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|Title:||Translators theorising translation : A study of Japanese/English translators’ accounts of dispute situations and its implications for translation pedagogy|
|Presented at:||University of Leicester|
|Abstract:||The gap between theory and practice has long been an issue of discussion in Translation Studies, particularly in the pedagogy of translation. While the teaching of theory has been an integral part of translator education in academic institutions, students and practitioners of translation tend to think that practice should be prioritised over theory. Although scholars have often argued the benefit of theoretical knowledge of translation to practice, the discussions have tended to lack empirical evidence, relying heavily on anecdotal evidence provided by teachers as well as the beliefs of scholars. Against this background, the present study aims to generate a translators’ version of translation theory from working practitioners’ meta-discourse about their professional practice. The main source of data comes from semi-structured interviews with seventeen successful translators who work in the language combination of English and Japanese. Using a methodologically eclectic approach (drawing on grounded theory, narrative inquiry and Discursive Psychology), the translators’ theorisation patterns are explored, which is then compared with various theories of translation that are popular within academia or related to the study outcomes. The study revealed that the major concepts presented in the interviewees’ theorisation are: role of participants and natural/literal translations. Their accounts demonstrated a particular narrative structure involving the concepts of text type, money, feedback and repeated commission. In addition, scarce use of metaphor was identified as their discursive characteristics. By comparing the outcomes with the theories found within academia, I argue that the similarities and differences identified can be fed into translation pedagogy, particularly in relation to the notions presented in the theory of translatorial action, norm theory, skopos theory and dichotomous notions of translation such as foreignising and domesticating translations. Some suggestions of how to use those outcomes in the classroom will be presented too.|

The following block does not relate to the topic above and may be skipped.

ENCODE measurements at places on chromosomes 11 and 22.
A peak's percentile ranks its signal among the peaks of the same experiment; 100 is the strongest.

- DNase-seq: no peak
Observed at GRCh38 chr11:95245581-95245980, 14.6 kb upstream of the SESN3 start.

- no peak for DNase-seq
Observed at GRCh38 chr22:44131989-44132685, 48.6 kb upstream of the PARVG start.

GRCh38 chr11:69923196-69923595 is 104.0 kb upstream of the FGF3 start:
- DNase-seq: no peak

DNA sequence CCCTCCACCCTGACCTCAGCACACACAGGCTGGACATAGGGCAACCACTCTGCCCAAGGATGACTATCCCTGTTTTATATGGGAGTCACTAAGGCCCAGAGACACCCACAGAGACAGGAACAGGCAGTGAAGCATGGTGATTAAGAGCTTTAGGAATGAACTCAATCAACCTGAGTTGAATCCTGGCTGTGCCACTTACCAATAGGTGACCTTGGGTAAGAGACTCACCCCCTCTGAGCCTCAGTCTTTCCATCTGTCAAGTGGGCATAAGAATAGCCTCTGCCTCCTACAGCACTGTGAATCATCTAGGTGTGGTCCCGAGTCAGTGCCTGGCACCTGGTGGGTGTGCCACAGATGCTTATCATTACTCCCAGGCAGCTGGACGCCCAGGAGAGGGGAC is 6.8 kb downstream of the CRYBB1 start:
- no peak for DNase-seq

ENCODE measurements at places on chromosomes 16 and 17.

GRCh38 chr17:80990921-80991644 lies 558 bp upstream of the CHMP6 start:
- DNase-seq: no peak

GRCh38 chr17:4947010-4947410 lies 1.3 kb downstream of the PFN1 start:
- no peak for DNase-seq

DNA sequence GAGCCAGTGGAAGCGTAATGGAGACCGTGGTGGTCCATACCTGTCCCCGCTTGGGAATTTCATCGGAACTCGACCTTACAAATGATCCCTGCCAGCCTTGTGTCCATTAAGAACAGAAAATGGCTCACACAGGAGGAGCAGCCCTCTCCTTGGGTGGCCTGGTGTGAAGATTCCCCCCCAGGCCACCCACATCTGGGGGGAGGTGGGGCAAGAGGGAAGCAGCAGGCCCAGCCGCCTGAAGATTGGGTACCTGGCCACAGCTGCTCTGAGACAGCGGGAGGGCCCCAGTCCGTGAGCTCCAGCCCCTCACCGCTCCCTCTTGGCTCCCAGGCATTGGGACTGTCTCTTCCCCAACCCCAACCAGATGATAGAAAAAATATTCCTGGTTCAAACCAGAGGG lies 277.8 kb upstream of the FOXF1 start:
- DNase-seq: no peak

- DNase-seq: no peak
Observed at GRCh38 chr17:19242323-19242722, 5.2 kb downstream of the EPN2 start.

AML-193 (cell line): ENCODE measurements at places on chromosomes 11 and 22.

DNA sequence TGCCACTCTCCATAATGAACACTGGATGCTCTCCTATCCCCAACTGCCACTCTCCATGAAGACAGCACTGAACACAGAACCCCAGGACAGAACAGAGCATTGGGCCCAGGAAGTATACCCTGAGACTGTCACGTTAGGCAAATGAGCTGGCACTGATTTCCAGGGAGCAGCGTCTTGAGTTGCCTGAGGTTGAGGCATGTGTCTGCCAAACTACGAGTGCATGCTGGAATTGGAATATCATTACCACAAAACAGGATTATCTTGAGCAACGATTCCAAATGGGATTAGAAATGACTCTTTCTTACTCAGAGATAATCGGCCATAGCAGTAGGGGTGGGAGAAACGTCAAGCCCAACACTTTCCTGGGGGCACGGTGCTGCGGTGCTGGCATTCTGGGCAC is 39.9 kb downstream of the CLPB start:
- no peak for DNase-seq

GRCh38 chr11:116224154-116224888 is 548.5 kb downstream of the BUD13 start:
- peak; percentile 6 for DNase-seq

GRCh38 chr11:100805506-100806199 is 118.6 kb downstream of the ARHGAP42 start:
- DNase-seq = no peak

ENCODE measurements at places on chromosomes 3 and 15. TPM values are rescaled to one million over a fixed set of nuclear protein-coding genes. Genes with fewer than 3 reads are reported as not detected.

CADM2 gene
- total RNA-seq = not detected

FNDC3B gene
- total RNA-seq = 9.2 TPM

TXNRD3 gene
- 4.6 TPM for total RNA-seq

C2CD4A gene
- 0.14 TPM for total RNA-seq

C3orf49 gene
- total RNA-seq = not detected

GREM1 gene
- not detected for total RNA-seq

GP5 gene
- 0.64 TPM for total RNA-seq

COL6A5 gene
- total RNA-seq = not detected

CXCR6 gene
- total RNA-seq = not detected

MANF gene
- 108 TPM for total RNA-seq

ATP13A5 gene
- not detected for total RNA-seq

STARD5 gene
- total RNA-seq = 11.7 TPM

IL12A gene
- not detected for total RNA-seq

|Rights:||Copyright © the author. All rights reserved.|
|Appears in Collections:||Theses, School of Modern Languages|
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